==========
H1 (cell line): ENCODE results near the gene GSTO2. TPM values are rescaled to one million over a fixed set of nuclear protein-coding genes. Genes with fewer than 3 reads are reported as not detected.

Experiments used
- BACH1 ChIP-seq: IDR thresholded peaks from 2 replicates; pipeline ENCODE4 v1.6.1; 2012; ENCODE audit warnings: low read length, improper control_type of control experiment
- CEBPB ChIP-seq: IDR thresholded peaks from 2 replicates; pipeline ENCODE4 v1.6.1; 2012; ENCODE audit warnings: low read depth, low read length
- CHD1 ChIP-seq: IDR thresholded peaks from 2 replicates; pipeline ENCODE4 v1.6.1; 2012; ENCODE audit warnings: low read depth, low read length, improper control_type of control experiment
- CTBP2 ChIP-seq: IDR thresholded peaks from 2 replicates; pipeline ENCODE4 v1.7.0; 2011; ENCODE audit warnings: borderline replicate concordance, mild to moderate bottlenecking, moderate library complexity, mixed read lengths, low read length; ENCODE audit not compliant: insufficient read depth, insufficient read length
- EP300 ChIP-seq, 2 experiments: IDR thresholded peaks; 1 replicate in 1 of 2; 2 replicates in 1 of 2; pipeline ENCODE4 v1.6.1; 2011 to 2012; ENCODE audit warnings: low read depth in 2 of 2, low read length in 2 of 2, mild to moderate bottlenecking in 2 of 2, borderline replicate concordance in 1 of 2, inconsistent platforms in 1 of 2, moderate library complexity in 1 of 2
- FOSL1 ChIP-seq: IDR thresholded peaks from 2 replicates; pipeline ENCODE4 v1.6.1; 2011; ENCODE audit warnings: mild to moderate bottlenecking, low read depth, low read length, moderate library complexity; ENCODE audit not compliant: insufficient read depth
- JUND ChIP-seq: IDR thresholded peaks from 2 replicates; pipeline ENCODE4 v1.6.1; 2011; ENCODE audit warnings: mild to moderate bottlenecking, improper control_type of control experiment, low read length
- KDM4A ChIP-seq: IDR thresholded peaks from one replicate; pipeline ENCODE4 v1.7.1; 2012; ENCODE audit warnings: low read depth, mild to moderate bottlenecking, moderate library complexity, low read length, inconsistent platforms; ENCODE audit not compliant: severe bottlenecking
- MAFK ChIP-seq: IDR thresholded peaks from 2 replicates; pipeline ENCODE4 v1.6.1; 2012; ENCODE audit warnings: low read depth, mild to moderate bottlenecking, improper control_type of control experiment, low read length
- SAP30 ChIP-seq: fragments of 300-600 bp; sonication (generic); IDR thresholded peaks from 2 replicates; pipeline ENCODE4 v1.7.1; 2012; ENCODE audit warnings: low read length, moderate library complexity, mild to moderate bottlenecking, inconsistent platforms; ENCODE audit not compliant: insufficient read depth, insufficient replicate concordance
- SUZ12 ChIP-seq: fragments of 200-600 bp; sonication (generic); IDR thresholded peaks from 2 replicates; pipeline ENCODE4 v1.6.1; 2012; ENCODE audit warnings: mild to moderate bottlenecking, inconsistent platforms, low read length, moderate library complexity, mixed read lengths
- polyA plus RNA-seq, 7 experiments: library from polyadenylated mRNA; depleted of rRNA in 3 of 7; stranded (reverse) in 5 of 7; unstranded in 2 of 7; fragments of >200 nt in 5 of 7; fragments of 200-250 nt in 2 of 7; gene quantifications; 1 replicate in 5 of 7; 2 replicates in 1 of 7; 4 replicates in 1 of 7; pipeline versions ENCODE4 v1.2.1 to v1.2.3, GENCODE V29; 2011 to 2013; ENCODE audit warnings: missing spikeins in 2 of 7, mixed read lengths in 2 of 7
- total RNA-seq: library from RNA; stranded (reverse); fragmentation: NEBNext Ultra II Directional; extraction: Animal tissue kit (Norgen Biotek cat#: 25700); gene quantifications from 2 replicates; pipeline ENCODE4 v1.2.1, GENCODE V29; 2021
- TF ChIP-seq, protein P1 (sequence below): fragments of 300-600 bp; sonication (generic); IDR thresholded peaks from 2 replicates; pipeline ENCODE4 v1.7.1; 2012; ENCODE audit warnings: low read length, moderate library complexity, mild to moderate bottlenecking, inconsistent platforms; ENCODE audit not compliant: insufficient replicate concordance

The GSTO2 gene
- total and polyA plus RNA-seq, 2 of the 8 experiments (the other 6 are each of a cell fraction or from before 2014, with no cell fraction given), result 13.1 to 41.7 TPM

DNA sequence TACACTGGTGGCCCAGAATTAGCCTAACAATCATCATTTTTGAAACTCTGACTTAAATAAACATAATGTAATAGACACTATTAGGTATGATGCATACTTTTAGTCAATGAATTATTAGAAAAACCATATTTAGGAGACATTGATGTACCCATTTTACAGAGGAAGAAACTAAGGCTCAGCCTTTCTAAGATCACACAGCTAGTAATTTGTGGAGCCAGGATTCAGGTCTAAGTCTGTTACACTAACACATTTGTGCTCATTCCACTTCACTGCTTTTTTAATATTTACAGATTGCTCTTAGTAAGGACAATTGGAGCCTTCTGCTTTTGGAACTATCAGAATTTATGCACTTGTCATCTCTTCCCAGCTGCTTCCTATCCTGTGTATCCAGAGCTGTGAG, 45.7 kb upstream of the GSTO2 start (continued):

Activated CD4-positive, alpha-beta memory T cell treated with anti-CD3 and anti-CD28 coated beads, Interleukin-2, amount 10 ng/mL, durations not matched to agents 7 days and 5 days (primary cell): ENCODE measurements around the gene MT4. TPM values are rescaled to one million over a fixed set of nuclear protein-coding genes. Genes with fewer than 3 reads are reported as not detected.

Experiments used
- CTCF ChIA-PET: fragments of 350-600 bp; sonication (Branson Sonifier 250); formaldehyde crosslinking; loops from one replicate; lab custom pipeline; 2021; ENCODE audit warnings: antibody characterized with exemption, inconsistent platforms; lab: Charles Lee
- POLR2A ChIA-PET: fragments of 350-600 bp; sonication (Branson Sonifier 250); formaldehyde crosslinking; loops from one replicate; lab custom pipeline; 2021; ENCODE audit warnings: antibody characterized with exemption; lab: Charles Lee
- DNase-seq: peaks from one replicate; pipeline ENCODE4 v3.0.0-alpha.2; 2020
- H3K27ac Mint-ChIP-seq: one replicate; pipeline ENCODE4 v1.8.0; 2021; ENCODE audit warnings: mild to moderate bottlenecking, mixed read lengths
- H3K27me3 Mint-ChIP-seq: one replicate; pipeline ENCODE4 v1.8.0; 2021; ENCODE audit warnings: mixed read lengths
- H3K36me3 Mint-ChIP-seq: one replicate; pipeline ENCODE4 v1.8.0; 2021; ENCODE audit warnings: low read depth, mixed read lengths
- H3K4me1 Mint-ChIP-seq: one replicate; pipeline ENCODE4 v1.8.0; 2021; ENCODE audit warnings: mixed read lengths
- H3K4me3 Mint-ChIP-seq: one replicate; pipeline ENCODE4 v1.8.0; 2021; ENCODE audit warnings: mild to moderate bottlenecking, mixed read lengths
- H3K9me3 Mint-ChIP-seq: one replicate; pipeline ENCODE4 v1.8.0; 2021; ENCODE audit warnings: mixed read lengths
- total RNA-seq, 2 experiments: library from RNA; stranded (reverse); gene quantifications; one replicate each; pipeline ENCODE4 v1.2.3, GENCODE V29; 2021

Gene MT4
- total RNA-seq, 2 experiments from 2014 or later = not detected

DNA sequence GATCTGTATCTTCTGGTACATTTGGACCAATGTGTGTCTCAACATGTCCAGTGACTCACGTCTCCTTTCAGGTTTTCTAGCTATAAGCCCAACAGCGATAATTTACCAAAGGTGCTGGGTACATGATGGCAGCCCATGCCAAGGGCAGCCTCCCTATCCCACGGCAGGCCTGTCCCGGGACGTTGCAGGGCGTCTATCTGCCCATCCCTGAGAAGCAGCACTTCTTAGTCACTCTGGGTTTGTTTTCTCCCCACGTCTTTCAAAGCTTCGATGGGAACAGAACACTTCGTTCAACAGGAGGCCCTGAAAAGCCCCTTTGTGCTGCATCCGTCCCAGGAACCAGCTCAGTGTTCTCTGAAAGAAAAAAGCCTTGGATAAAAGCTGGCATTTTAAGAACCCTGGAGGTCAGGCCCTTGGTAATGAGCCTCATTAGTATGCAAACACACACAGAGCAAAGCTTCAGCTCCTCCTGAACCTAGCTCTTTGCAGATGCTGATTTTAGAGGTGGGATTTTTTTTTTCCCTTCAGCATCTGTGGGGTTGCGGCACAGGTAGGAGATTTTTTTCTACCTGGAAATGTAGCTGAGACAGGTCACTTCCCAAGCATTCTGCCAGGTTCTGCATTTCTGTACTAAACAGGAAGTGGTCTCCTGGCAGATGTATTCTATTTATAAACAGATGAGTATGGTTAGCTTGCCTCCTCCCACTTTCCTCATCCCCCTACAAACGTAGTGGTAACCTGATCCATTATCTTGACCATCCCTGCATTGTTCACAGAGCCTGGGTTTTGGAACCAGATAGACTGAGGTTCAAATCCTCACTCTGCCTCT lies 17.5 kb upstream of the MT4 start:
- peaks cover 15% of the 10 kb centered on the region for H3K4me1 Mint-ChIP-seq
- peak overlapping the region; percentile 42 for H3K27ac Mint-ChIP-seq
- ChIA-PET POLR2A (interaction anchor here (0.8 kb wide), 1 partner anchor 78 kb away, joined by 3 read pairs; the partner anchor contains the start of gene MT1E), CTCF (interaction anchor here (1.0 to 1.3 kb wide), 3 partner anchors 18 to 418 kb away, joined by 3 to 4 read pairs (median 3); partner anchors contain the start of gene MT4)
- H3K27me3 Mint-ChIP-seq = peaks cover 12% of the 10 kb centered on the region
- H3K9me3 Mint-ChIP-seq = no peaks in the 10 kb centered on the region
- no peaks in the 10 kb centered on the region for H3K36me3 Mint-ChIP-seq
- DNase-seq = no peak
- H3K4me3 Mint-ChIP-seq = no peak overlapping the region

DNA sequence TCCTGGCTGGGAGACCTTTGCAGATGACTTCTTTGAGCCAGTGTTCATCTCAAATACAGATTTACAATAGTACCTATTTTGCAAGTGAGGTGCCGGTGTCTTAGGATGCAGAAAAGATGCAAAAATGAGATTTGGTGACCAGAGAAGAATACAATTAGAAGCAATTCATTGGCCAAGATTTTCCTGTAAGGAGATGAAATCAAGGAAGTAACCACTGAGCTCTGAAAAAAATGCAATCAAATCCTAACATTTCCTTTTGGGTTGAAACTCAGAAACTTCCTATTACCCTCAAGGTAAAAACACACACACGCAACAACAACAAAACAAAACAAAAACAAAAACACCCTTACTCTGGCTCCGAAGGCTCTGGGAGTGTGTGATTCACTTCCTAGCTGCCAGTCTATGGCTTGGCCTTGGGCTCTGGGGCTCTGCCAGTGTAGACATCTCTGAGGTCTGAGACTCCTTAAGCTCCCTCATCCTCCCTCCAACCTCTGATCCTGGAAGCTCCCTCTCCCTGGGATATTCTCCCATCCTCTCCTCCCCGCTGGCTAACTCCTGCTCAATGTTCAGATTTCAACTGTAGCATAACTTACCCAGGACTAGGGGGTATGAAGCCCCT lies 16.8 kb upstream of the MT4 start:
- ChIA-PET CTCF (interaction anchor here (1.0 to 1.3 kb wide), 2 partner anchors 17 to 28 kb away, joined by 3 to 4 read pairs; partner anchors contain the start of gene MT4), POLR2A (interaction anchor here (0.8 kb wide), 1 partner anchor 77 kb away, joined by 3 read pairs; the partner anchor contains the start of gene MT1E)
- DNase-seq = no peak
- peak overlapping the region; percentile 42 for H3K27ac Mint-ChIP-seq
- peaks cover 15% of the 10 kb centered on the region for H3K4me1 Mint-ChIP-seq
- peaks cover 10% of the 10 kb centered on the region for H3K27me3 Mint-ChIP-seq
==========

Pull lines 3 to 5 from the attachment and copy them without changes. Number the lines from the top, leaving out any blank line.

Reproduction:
- BACH1 ChIP-seq: IDR thresholded peaks from 2 replicates; pipeline ENCODE4 v1.6.1; 2012; ENCODE audit warnings: low read length, improper control_type of control experiment
- CEBPB ChIP-seq: IDR thresholded peaks from 2 replicates; pipeline ENCODE4 v1.6.1; 2012; ENCODE audit warnings: low read depth, low read length
- CHD1 ChIP-seq: IDR thresholded peaks from 2 replicates; pipeline ENCODE4 v1.6.1; 2012; ENCODE audit warnings: low read depth, low read length, improper control_type of control experiment